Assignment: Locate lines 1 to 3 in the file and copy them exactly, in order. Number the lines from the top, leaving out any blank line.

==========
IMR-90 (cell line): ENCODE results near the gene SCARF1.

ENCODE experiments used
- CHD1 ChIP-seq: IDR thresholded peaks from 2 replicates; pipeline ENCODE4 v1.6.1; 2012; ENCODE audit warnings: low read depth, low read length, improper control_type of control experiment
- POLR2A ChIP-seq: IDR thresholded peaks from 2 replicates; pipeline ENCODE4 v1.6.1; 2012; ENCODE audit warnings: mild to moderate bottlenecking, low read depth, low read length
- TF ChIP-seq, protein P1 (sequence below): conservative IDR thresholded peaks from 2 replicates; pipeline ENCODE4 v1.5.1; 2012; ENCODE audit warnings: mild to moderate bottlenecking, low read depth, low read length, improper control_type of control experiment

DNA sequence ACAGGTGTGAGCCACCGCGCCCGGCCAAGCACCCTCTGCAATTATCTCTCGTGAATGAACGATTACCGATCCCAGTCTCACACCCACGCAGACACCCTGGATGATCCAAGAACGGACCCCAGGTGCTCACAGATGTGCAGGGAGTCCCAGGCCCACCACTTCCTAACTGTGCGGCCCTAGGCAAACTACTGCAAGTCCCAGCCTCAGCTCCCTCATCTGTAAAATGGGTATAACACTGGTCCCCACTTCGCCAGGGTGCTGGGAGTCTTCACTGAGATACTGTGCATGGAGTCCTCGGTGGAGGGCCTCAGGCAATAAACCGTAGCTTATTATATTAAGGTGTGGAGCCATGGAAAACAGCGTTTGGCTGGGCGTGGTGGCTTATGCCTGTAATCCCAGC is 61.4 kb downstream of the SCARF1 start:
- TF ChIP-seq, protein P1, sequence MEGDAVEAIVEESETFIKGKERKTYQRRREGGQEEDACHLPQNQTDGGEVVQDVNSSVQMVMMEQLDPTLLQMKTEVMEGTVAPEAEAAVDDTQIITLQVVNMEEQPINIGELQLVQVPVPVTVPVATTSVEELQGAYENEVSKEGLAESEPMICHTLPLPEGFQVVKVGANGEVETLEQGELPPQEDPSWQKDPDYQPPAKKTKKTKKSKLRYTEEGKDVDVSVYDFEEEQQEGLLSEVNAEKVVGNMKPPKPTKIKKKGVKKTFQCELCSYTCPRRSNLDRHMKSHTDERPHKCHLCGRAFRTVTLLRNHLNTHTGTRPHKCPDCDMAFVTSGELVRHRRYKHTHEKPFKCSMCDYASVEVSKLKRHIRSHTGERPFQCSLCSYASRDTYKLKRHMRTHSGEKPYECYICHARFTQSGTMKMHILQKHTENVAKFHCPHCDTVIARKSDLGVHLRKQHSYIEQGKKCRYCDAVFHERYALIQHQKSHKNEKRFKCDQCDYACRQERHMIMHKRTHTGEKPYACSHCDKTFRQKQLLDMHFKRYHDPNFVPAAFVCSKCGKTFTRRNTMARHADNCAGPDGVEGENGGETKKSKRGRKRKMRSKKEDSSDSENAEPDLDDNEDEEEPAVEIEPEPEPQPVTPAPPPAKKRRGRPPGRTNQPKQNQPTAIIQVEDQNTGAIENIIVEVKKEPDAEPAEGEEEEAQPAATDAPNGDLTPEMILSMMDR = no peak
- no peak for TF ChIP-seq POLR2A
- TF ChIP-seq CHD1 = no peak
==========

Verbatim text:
IMR-90 (cell line): ENCODE results near the gene SCARF1.

ENCODE experiments used
- CHD1 ChIP-seq: IDR thresholded peaks from 2 replicates; pipeline ENCODE4 v1.6.1; 2012; ENCODE audit warnings: low read depth, low read length, improper control_type of control experiment